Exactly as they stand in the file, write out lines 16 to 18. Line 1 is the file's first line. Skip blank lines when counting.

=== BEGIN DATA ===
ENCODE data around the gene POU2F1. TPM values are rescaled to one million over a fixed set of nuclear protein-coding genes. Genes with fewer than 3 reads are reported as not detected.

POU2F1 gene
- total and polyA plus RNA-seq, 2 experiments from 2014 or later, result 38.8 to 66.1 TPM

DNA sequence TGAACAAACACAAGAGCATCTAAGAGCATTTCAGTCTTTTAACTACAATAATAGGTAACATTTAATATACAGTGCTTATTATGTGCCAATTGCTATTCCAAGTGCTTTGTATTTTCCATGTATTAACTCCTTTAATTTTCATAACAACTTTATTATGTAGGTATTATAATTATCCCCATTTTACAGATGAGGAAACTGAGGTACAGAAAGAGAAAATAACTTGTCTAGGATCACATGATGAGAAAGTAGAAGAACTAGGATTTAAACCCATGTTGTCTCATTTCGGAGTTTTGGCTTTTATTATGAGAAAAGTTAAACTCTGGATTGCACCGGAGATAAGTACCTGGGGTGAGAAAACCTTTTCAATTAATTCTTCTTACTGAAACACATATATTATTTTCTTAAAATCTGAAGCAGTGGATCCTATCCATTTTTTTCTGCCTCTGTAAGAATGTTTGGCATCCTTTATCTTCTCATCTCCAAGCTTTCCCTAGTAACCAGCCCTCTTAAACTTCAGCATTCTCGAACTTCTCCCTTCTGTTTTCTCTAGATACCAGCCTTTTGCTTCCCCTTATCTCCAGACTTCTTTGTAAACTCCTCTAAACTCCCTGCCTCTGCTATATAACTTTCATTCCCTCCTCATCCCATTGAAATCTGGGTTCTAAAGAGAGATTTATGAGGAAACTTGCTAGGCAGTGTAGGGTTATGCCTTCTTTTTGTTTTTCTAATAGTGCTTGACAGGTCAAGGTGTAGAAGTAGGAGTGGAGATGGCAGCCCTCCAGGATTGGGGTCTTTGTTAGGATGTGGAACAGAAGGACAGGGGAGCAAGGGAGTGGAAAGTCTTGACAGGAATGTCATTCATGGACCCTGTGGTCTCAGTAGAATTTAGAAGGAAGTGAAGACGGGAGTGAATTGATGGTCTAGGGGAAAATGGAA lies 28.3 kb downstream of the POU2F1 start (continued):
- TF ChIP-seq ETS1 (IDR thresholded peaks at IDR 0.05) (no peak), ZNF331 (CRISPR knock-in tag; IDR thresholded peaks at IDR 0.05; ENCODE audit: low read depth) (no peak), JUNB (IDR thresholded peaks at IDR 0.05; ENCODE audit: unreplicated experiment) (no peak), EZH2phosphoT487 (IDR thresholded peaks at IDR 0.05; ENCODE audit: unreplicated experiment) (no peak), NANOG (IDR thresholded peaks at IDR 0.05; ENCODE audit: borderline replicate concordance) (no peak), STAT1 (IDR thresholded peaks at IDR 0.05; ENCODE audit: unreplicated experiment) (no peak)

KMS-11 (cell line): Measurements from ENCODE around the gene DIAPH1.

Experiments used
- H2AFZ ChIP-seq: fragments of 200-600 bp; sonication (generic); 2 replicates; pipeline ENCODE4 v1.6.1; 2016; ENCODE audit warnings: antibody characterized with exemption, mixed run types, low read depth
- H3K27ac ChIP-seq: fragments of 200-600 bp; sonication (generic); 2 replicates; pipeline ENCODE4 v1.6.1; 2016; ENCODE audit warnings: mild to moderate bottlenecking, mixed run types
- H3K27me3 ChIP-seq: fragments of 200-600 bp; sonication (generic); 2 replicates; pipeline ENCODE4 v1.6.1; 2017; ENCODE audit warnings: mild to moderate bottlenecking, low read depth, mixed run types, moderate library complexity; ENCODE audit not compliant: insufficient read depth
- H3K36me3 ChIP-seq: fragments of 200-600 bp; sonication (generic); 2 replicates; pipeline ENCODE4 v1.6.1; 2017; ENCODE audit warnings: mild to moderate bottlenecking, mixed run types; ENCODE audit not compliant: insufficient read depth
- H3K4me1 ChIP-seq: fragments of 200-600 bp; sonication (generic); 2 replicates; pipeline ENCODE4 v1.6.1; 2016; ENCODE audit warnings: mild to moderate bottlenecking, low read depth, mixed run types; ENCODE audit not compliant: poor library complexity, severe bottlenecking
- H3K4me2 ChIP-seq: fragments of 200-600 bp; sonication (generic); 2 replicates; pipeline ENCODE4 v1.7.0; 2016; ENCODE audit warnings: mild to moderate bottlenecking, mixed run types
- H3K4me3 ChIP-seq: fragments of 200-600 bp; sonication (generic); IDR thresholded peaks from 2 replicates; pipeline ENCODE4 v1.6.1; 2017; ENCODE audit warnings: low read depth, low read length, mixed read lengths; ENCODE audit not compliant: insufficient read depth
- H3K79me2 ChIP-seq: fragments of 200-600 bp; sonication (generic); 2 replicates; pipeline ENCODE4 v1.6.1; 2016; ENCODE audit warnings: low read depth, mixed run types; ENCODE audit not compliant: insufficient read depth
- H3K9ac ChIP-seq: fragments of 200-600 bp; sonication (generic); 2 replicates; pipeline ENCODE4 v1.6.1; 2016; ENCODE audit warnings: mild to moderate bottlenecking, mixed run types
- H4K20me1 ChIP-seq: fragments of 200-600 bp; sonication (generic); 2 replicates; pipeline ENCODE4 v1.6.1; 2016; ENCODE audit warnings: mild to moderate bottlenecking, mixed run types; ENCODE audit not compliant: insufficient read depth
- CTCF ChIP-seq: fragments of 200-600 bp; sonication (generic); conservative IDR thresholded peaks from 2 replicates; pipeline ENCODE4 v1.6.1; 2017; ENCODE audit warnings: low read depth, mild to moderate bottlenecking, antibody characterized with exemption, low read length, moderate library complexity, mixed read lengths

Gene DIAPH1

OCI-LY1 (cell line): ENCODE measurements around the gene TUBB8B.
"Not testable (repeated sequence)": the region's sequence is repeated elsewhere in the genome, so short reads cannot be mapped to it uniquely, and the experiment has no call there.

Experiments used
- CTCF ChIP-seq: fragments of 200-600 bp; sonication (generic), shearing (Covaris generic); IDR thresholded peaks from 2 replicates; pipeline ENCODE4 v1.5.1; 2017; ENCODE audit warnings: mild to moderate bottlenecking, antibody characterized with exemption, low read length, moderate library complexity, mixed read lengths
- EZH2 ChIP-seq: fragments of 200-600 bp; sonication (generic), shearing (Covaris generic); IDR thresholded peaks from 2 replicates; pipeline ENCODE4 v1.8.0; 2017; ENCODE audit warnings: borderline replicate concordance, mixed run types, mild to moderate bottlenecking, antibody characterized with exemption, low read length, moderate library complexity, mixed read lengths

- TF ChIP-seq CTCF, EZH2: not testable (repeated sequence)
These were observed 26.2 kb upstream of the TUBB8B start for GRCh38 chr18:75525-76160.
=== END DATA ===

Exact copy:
- H3K9ac ChIP-seq: fragments of 200-600 bp; sonication (generic); 2 replicates; pipeline ENCODE4 v1.6.1; 2016; ENCODE audit warnings: mild to moderate bottlenecking, mixed run types
- H4K20me1 ChIP-seq: fragments of 200-600 bp; sonication (generic); 2 replicates; pipeline ENCODE4 v1.6.1; 2016; ENCODE audit warnings: mild to moderate bottlenecking, mixed run types; ENCODE audit not compliant: insufficient read depth
- CTCF ChIP-seq: fragments of 200-600 bp; sonication (generic); conservative IDR thresholded peaks from 2 replicates; pipeline ENCODE4 v1.6.1; 2017; ENCODE audit warnings: low read depth, mild to moderate bottlenecking, antibody characterized with exemption, low read length, moderate library complexity, mixed read lengths